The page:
In our study, anemia was 2.6 times more likely to develop in patients having a history of malignancy than in patients who hadn’t a history of malignancy. Similar studies demonstrated that individuals admitted to the ICU with cancer had a higher frequency of anemia [31].

Compared to patients who were not having thoracic surgery, we found that patients who were having thoracic surgery were four times more likely to experience ICU anemia. Studies support the conclusions we have made. After undergoing pulmonary surgery, a retrospective examination of 465 patients in China revealed that 75.3% of patients in the intensive care unit had a postoperative anemia diagnosis [32]. This is also true in patients undergoing cardiac surgery in which the prevalence of anemia is high [33].

Patients who had undergone urologic surgery were 6.2 times more likely to develop anemia in the ICU than those who had not undergone urologic surgery. According to different studies, anemia is significantly associated with urologic surgery, and the magnitude is even higher in renal transplant surgeries [34, 35].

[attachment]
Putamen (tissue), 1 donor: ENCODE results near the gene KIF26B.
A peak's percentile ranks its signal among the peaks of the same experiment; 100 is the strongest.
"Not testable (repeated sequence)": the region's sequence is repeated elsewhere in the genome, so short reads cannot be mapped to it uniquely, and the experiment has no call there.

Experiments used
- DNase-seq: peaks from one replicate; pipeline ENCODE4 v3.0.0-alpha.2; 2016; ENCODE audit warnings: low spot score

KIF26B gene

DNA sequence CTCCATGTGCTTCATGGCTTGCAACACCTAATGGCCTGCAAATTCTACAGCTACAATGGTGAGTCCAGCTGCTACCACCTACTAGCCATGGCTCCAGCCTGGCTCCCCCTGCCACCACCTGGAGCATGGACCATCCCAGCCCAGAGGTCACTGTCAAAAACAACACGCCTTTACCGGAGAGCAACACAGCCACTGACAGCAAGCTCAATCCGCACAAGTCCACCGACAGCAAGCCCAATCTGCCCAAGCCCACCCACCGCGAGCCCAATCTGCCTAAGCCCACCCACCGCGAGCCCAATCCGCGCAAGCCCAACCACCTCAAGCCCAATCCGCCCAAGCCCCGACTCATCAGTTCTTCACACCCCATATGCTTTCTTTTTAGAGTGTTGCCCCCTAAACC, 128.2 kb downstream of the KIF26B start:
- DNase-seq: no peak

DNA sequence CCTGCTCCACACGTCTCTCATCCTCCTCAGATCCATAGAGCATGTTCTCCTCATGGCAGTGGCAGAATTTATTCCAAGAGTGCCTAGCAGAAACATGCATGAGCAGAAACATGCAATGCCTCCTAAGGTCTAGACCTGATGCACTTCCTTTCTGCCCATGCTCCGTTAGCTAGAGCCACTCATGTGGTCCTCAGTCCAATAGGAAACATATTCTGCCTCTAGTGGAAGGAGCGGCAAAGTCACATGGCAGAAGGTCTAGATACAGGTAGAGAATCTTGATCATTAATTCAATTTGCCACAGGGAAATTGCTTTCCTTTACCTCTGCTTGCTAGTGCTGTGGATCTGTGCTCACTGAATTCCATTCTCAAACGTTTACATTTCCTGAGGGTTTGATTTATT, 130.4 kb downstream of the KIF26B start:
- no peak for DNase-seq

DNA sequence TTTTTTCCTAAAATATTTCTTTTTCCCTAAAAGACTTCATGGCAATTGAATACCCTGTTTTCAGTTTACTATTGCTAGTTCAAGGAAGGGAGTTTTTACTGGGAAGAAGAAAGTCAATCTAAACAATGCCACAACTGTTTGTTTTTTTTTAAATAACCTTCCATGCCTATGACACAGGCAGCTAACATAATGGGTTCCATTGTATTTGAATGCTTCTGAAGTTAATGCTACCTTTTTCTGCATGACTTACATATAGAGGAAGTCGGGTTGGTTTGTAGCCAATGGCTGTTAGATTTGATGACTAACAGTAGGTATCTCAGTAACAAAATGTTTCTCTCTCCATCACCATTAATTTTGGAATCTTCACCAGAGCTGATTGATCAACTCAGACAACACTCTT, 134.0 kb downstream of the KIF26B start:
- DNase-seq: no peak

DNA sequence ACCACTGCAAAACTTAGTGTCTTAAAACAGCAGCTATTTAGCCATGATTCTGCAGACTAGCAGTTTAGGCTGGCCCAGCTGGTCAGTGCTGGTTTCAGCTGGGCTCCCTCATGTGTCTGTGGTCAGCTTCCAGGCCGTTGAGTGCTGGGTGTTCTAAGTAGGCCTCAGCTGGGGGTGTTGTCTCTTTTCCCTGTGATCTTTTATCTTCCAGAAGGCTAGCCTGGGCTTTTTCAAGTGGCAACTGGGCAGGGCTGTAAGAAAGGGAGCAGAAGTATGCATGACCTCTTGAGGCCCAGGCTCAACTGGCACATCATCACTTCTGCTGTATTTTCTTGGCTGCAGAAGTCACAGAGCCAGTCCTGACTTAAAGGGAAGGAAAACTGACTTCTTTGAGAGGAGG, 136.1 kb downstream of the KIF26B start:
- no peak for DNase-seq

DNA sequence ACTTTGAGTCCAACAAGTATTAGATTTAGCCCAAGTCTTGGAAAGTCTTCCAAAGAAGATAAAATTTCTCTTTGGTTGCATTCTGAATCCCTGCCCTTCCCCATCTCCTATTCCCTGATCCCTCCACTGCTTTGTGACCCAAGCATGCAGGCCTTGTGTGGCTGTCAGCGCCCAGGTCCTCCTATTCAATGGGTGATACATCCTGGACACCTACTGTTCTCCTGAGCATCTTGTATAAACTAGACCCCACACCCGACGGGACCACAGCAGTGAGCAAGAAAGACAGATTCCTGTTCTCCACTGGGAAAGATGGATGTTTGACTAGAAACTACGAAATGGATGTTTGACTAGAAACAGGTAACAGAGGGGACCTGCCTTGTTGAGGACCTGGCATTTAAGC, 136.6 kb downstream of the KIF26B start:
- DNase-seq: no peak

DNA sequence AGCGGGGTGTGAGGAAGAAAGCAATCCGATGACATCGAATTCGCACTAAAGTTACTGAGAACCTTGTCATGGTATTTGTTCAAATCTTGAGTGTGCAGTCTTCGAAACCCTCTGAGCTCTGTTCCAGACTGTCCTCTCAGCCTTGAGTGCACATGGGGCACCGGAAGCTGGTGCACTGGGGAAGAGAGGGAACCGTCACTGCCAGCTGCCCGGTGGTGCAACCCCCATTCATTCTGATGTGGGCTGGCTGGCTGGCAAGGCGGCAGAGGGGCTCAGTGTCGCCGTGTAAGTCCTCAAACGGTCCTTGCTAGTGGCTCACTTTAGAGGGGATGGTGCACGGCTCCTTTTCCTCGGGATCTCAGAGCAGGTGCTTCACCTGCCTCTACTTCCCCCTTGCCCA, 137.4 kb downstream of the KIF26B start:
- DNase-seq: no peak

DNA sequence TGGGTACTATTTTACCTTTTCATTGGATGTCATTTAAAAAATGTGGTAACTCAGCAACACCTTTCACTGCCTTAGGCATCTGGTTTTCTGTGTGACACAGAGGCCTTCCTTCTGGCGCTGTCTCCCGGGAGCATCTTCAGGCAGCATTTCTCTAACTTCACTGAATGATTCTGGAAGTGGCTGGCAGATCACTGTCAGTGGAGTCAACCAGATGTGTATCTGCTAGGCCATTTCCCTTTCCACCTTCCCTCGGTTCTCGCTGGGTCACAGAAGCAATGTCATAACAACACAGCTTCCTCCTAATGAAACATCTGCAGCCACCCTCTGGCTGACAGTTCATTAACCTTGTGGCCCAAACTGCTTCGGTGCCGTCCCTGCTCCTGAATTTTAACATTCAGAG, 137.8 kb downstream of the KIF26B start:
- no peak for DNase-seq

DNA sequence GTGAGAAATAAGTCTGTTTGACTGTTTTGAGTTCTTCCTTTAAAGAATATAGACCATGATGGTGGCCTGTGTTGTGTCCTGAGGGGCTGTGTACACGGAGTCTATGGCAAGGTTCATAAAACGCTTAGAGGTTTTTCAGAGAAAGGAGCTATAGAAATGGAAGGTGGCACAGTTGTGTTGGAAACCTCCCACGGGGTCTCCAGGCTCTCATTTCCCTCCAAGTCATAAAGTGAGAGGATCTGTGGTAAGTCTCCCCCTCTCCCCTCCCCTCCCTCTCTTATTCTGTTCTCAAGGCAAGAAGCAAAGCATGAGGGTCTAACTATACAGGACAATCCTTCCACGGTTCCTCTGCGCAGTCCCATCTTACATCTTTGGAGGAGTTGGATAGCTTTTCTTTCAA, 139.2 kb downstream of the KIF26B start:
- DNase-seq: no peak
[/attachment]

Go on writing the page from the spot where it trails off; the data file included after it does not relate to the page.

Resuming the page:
ICU anemia was frequently encountered in patients undergoing neurologic surgery, 4.5 times more frequently than in those who hadn’t undergone neurologic surgery. As evidenced by different published reports, anemia is a common scenario in patients undergoing neurologic surgery after ICU admission. This is supported by a study [36, 37].

The possible postulated mechanisms of anemia after surgery are described below. Anemia during surgery is a typical clinical scenario. Anemia that develops postoperatively resembles chronic illness anemia and is likely due to the impact that inflammatory mediators generated both before and after surgery have on the growth and survival of RBCs [38, 39].

Strengths and limitations of the study


  • Most of the studies on anemia were pre-operative and cross-sectional studies, so this study identifies the incidence and factors associated with anemia postoperatively after patients have been admitted to the surgical ICU using cohort studies.

  • This study provides insights and clues about the incidence and associated factors of anemia in ICU-admitted elective surgical patients for future research; as such studies are limited in the area.


In this study, we used secondary data, and as a result, some important information regarding factors associated with anemia (e.g., nutritional status and living conditions) was not found during the chart review.